What are your top tips for staying active as a visually impaired person?
In our winter edition of Sideview we included some of your advice about exercise, activity and getting moving.
Wheels or water
Cycling on a tandem is great fun, because you can chat easily as you pedal along. I have a tandem in my garage with the rear wheel clamped into a turbo trainer. This means I can use the same bike on my own when nobody is available to pilot.
When swimming, ask a friend to tap your shoulder with a float as you approach the end of the lane.
My local swimming pool was very helpful and, where possible, made a lane just for me. It’s worth asking when the quiet times are and they are usually very willing to help.
Starting at home
If you have gym equipment at home, mark key buttons and settings with bright spots of paint, stickers or raised dots, and mark the floor around the edge of machines with contrasting-coloured tape.
Pounding the streets
Depending on the level of vision, a short length of rope, held by a guide and the VI person, is all that is needed to go out running safely and with confidence. Start off on a proper running track where the surface is nice and flat, and build up to street running and even cross country. Search the database at findaguide.co.uk to find a trained guide runner near you.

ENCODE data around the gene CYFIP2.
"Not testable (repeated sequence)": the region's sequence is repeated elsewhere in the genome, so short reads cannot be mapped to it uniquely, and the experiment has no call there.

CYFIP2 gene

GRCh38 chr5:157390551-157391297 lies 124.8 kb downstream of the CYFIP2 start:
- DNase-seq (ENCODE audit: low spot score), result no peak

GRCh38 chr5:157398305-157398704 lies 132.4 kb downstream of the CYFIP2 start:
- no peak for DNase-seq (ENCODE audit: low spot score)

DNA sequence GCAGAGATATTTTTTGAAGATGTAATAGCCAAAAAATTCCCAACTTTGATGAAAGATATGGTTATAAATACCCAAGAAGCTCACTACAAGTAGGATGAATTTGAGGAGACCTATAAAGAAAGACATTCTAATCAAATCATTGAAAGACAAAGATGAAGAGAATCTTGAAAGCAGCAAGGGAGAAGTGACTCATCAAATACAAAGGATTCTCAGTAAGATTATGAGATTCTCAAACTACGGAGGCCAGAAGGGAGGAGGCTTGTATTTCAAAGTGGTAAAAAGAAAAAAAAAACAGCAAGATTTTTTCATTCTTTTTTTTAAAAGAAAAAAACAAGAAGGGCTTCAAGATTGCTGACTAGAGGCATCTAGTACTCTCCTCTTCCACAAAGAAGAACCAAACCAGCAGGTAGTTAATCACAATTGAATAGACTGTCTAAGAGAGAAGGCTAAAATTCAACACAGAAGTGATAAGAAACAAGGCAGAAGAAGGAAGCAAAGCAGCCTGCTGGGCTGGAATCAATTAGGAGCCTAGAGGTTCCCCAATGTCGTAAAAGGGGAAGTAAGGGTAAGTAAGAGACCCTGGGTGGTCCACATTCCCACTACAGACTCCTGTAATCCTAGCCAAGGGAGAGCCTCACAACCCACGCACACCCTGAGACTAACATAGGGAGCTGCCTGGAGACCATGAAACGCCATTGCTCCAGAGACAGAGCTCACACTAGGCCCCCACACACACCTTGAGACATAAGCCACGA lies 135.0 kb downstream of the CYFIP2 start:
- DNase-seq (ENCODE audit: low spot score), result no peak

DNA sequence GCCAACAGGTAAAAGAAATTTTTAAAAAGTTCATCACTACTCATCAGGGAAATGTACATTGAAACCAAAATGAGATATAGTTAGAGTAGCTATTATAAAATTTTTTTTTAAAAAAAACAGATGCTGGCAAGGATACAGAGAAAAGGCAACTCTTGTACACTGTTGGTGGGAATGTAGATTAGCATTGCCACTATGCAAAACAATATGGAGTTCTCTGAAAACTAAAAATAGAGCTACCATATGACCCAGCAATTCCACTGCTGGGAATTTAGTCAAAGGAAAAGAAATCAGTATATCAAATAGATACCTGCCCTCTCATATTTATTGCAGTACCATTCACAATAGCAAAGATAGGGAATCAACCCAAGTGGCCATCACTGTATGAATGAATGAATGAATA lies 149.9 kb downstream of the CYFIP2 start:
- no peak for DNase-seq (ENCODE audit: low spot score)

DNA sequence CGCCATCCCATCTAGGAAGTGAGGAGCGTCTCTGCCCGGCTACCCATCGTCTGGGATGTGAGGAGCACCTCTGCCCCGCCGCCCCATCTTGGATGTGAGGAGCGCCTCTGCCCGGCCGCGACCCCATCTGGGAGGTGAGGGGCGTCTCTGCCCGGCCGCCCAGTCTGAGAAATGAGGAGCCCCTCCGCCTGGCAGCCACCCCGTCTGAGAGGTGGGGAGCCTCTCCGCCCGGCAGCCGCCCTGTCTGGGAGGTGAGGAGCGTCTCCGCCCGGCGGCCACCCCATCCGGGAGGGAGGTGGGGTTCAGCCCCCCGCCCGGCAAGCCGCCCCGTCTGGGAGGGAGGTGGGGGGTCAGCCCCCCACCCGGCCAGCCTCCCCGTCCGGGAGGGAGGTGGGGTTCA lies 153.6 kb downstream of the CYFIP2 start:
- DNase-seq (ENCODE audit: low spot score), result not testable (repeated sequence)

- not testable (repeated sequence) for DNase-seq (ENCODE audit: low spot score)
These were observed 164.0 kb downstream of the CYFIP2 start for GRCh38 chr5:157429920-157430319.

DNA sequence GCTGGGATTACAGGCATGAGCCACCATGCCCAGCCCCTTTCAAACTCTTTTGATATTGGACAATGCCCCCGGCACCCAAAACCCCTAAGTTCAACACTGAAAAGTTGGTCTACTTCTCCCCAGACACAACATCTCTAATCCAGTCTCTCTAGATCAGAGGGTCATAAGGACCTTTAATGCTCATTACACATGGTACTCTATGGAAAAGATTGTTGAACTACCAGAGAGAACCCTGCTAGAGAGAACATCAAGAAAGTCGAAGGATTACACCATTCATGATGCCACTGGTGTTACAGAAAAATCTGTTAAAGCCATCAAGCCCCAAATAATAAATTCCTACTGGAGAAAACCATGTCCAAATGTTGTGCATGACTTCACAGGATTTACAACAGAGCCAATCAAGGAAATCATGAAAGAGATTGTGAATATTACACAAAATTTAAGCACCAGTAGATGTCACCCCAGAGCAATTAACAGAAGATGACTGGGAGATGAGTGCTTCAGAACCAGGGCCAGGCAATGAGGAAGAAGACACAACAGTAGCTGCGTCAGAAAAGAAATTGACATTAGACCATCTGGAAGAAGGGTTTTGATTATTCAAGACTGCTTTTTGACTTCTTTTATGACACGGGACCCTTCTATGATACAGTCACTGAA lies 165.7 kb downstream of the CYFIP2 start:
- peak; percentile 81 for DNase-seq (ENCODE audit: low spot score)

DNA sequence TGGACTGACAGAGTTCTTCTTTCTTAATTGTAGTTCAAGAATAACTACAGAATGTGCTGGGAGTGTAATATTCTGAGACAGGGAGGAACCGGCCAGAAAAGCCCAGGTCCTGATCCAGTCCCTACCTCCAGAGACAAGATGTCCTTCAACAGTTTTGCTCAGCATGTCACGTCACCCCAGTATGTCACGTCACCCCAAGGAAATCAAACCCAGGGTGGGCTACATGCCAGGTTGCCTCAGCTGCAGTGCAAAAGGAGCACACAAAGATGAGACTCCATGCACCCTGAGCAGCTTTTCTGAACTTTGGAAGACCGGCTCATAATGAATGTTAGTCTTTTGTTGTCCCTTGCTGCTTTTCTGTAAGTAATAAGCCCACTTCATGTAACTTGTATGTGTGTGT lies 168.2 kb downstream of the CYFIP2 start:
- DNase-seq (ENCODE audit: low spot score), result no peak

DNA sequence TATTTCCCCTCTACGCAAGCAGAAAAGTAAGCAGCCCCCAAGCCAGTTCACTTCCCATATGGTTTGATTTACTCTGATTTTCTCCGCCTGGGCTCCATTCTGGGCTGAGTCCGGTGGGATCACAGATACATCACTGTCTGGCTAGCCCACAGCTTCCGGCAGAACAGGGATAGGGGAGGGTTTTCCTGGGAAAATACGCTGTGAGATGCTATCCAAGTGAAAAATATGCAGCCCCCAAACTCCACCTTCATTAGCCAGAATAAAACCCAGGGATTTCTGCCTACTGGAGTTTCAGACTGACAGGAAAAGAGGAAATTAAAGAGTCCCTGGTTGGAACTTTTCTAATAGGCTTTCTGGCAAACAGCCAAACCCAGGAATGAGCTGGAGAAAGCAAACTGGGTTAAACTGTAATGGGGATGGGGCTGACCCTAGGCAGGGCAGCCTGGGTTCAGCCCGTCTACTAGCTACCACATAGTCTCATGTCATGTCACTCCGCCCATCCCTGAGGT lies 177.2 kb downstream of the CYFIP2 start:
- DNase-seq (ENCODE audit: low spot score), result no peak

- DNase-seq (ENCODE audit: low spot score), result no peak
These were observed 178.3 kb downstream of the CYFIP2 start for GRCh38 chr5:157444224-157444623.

Or join a parkrun – a welcoming, non-competitive 5k run near you. They happen all over the UK each Saturday morning. Find and contact your local one at parkrun.org.uk/events
Try something new
Ask whether your gym offers a free pass for friends or relatives who can support you.
British Blind Sport has information on clubs, classes and classifications in sports as diverse as swimming, powerlifting and snooker. It also lists low-cost coaching sessions across the UK so you can get a taster of a new sports before you commit. Check britishblindsport.org.uk or call 01926 424 247.
If you have any helpful tips to share, please let us know by emailing us at email@example.com